Otis Baker

The Directed Studies Program at Yale is already notorious for its hefty reading requirement, but this semester a group of freshmen are adding to that reading list in an attempt to recognize perspectives not currently offered by the syllabus.

DS is a full-year academic program intended to give freshmen an overview of the Western tradition. Students enrolled in the program read a host of texts on literature, philosophy and historical and political thought. This spring, a group of DS students led by Dante De Blasio ’19 decided they wanted a new, more critical perspective on those texts. The reading group, which consists of roughly 10 students, meets once every Monday afternoon in the Whitney Humanities Center to discuss a selected text that is not on the DS syllabus. While this is not the first time a student reading group has formed outside of the official DS program, this is the first year DS will be able to provide financial support for the external group, according to DS Director of Undergraduate Studies Kathryn Slanski. In addition, although the group is student-led, it also includes German Professor Paul North, who helps to facilitate discussion and selection of texts.

“During the first semester of DS, I saw a real insufficiency in the balance of DS, where we read a lot of works that are classics of Western philosophy, but we didn’t really understand criticisms of them,” De Blasio said. “The reading group isn’t an attempt to destroy DS or anything, but is more of an attempt to have a balance and expand the perspectives that include more criticisms and traditions of Western philosophy.”

Slanski said the proposal for the group came after a “town meeting” in December in which students and professor discussed DS in the context of campuswide discussions last fall about diversity and inclusivity. DS has been criticized in the past for having a syllabus that focuses almost exclusively on white male authors. During the meeting, Slanski said, DS faculty made it clear that if students wanted to branch out into other areas of the tradition, the program would be very supportive.

She added that after the meeting, De Blasio said he wished to read more works by German philosopher Friedrich Nietzsche and other works of critical theory that he thought were lacking from the DS philosophy syllabus. Austin Strayhorn ’19, a member of the group, said the cohort just finished reading “On Truth and Lies in a Nonmoral Sense” and is now on “Twilight of the Idols,” both works by Friedrich Nietzsche.

But while the group has introduced more critical perspectives on core texts on the DS syllabus, so far it has not addressed concerns about including authors who are women or people of color. Isis Davis-Marks ’19, a member of the group and a staff columnist for the News, said she thinks it is important to include texts by authors of those demographics, both in the group and in the official DS syllabus, as the absence of their voice misconstrues historical presentation. Davis-Marks, who is no longer enrolled in DS, said she had “obvious problems” with the DS program’s structure and focus on the Western canon, and she is hopeful that the reading group will remedy some of those concerns.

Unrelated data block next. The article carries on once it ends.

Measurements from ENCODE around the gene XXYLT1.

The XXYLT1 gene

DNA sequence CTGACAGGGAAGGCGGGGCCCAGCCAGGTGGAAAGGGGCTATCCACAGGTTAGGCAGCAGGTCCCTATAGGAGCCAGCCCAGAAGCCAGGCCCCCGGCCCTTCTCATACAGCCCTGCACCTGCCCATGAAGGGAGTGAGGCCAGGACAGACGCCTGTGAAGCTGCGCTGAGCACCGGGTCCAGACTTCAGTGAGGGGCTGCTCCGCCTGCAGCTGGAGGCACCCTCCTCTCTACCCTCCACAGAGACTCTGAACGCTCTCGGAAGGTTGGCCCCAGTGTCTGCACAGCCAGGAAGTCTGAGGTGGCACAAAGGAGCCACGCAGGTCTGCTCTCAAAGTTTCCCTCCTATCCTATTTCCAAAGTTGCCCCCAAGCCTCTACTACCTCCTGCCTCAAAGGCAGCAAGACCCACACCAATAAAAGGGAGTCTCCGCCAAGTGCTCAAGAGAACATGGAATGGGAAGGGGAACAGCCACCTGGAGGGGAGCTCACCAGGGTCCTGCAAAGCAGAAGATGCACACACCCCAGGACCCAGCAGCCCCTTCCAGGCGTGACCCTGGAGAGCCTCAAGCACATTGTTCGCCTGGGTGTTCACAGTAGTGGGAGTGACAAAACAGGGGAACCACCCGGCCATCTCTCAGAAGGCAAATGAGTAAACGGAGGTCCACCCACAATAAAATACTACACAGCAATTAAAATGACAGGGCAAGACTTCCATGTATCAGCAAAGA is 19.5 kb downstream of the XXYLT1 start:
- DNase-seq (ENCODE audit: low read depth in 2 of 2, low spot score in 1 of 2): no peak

De Blasio said the group is seeking to add more diverse authors to its discussions, citing the works of Jamaican philosopher Charles Mills as an example of a possible addition to the reading list.

Slanski acknowledged that there are many important writers and thinkers who are not included on the DS syllabus, whose work may or may not complement what is studied in the program.

“DS is an introduction to the Western tradition and makes no claims at comprehensiveness,” she said. “What we aim to do is introduce students to a selection of writers and thinkers who have been very influential on the Western tradition and help students develop their own ability to read and discuss those texts critically.”

Clio Byrne-Gudding ’19, another member of the group, said the group’s reading list has helped her gain new perspectives on the topics discussed in DS. Similarly, North highlighted the opportunity the group gives students to discuss modes of thought not represented in DS that may be relevant to their own situations or experiences.

For the first time this year, DS is receiving funding for “Living Texts” programming, which is dedicated to proposals from students and faculty for extracurricular programming that relates to the texts studied in the program. As a result, DS will be able to provide funding to the reading group. While a specific amount has not been allocated as the group has yet to formally submit a proposal, Slanski said the initial funds will be allocated towards refreshments and may later on possibly include larger activities like speaker events.

“The best thing about the group is that it springs from student interests and the crisis they’re living in,” North said. “They’re looking for texts that speak to them and those texts seem to be by theorists of political and social crises.”

The Directed Studies Program was founded in 1946 and is a part of The Humanities Program.